Spatial Confessions of a Climate Change Newbie

Chui-Ling Tam's picture

[This post is part of a series offered by IECA members attending COP21 in Paris.]

Last week, torn between environmental pride and terrorism worry, my 11-year-old told me she had struggled to explain to her school friends what I was doing at COP21. I gave her the main narrative, that human actions were intervening in nature in ways that had contributed to an accelerated rising of the earth’s temperatures, and we had to figure out how to slow, halt or reverse that. Part of my job was to study, explain and improve on communication about threatened environments so that people could design and take effective action. At stake were future generations, like herself and her children and their children. She didn’t think her friends would get it.

That is not surprising. My daughter is growing up in oilsands-powered Alberta, where the recent oil price crash has directly led to job redundancies and fiscal restraint among denizens who seem to collectively and cyclically forget that downturns are embedded in boom-and-bust resource economies. Oil gratitude is bred into the spirits of Alberta’s children. In Calgary, in the traumatized corporate heart of Canadian oil, the economic downturn has collided with the shock end to the oil-friendly Conservatives’ 44-year-old reign and the virgin New Democratic Party government’s Climate Leadership Plan, announced one bare week before COP21 opened in Paris. A big message of the new provincial government is that environmental stewardship and oil production are not mutually exclusive.

So, as I prepare to attend my first day at COP21 as part of the IECA team to observe the climate change negotiations, I am acutely aware that the Canadian and Alberta political landscape has changed. A sea change has been performed in Canadian climate politics by our two-month-old federal government and Alberta’s new leaders. We have brought a 300-plus official entourage to Paris, rehabilitating Canada’s climate image, no longer pariahs indifferent to the good fight against terrestrial activities like oilsands production. It has been bewildering to keep pace with the sudden shifts in Canadian climate identity and policy ahead of these talks, not least because before the call went out for nominees to join IECA at COP21, I didn’t ‘do’ climate change. My research interests were concentrated on Indonesian marine areas that have experienced mixed transformations resulting from conservation policy. I look at communication spatially, and try to identify obstructive and transformative communication geographies with a view to creating communicative space. Environmental communication is the glue that binds those spatial interests, whether in marine areas or climate change. And in my short time in Paris, it’s clear that COP21 is an excellent example of communication geographies at work.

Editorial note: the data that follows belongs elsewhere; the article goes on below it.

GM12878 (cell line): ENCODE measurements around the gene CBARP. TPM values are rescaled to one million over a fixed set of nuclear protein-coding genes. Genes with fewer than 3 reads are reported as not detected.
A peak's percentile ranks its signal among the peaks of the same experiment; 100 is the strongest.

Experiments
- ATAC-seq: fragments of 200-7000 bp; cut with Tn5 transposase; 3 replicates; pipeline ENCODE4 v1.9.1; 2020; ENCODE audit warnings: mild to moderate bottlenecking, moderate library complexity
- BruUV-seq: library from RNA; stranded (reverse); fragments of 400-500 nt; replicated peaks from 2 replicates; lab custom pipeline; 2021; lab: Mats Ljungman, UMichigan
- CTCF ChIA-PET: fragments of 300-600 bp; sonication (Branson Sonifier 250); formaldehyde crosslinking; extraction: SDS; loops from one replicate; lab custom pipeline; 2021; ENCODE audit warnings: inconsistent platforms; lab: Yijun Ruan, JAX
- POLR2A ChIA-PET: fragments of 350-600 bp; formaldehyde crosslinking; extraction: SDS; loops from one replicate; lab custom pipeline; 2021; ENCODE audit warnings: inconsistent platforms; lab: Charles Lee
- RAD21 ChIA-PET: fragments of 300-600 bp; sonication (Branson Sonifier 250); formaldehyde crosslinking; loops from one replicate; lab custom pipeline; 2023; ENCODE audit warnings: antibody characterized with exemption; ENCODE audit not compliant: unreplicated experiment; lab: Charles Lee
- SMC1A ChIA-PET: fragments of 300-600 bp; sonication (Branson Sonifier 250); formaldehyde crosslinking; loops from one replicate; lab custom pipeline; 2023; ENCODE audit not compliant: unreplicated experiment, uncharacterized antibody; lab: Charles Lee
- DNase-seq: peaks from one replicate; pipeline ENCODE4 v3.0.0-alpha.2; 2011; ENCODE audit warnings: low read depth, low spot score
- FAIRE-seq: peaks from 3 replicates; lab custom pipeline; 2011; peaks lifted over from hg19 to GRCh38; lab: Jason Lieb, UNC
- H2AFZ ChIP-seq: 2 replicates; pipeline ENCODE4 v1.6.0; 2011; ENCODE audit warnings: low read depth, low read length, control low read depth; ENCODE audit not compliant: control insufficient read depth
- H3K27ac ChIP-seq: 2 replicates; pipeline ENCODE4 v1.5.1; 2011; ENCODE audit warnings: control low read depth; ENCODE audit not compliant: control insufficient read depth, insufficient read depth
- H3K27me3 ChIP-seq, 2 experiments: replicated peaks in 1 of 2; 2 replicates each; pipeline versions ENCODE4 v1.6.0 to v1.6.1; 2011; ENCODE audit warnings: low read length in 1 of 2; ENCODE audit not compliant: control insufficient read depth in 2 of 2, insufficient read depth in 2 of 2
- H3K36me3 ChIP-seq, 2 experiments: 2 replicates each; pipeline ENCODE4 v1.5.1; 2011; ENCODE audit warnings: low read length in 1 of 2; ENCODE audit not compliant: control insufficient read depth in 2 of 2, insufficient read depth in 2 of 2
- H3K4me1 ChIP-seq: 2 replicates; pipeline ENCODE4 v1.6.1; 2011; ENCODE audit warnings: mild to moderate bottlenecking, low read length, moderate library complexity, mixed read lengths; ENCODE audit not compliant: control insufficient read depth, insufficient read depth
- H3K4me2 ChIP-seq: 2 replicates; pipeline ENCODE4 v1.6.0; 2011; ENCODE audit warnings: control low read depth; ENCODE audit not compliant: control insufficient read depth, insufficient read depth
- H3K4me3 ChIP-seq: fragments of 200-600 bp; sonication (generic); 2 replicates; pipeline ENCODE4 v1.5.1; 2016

Communication as spectacle is a huge part of the COP21 story in Paris. Walking across the Place de la Republique every day, I note the fairy ring of candles encircling the statue of Marianne. The shoes placed there in lieu of the banned climate change protesters on the eve of COP21 are gone. But the spatial practices of the French to maintain a communicative space for conviviality, knowledge-sharing, and diverse human lived experiences speak loud. The construction of the public Climate Generations areas abutting the official negotiation site at Paris-Le Bourget, the over-200 booths and exhibits set up by accredited civil society organizations like the IECA in the secure area, the nearly 200 country delegations, the very visible security forces, and the countless green-clad COP21 helpers stationed at key passing places such as the airport, Le Bourget and Gare du Nord, are all enacting communicative defiance and cooperation in physical spaces across Paris. The banners declaring Je suis en terrasse (I am on the terrace, indicating I am outside, living) and the packed crowd at the Café Bonne Biere which reopened just this weekend by the Place de la Republique, all perform a reassertion of public space as communicative space.

COP21 – defiant, hopeful, exhaustive - is one of the biggest spatial communication spectacles of all.

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